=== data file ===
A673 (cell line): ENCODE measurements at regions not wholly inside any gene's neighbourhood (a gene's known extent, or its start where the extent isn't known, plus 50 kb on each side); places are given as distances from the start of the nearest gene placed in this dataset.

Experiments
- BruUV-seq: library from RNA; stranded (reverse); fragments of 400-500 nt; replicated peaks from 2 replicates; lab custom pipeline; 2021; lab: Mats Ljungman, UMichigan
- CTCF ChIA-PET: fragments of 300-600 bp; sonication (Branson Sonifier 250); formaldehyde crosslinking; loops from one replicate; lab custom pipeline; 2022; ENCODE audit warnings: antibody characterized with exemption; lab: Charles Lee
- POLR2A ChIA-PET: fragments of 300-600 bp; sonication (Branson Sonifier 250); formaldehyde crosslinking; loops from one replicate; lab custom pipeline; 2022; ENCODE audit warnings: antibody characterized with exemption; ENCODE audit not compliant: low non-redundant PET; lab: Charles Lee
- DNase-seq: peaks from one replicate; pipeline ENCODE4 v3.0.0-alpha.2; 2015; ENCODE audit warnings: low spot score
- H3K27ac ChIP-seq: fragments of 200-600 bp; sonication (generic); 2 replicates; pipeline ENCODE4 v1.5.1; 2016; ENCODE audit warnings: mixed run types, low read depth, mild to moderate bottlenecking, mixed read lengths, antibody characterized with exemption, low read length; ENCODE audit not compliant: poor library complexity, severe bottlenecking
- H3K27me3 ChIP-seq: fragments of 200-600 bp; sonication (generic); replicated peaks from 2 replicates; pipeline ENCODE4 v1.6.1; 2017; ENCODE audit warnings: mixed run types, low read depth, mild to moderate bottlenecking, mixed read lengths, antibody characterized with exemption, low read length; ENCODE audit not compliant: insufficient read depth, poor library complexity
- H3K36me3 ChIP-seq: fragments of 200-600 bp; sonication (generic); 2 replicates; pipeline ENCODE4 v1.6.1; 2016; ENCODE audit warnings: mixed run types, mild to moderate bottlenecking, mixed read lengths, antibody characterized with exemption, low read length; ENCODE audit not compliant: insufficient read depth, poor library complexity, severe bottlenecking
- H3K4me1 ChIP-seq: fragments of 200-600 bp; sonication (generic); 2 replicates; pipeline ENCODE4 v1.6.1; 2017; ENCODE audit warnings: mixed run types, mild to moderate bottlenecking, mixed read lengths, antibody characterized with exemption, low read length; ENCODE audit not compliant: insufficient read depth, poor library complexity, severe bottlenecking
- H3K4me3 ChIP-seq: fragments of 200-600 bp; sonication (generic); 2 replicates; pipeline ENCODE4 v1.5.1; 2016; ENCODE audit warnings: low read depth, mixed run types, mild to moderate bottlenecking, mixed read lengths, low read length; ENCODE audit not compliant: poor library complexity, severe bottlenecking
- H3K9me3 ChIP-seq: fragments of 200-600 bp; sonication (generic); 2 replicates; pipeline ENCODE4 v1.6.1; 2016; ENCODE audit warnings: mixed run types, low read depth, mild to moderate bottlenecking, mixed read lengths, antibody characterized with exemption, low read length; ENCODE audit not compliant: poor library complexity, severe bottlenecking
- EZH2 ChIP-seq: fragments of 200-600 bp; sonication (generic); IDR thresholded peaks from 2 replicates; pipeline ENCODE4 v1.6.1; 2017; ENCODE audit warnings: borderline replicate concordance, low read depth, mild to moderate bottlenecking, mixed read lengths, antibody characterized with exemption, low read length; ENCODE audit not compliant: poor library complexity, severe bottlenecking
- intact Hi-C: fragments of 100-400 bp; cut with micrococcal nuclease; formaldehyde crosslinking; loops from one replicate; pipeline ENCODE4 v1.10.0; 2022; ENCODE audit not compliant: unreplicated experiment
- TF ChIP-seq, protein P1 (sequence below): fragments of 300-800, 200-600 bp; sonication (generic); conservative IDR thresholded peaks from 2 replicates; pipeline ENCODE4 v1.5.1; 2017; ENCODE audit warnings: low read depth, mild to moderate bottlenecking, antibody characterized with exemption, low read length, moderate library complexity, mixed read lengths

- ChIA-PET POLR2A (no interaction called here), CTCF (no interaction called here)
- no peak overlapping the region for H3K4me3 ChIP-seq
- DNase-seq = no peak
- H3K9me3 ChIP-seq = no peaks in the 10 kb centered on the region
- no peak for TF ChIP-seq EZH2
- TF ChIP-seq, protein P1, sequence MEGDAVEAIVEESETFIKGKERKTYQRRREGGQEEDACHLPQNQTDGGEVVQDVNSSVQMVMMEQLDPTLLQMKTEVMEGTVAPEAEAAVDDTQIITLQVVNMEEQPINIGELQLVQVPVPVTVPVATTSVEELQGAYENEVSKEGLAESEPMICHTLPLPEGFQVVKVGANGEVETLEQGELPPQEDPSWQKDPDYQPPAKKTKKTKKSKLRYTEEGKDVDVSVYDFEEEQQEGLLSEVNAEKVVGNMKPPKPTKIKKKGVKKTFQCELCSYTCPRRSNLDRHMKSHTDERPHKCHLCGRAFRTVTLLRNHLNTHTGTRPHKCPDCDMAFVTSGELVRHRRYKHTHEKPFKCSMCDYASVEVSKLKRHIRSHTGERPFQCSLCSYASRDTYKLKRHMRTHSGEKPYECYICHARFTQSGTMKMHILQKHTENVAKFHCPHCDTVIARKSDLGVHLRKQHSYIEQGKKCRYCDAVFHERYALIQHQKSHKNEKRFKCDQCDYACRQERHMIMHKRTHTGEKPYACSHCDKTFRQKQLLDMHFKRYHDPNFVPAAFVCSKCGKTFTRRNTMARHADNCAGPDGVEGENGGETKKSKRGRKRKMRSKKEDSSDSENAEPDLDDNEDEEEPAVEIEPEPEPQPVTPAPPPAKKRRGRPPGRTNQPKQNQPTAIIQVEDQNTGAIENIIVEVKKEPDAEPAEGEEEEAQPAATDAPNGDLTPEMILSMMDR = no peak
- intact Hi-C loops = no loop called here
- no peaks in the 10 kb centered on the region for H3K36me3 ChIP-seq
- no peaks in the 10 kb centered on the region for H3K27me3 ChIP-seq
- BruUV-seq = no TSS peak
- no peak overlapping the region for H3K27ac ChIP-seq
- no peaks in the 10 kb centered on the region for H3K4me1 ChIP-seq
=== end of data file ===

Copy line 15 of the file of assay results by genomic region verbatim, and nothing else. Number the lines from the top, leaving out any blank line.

- TF ChIP-seq, protein P1 (sequence below): fragments of 300-800, 200-600 bp; sonication (generic); conservative IDR thresholded peaks from 2 replicates; pipeline ENCODE4 v1.5.1; 2017; ENCODE audit warnings: low read depth, mild to moderate bottlenecking, antibody characterized with exemption, low read length, moderate library complexity, mixed read lengths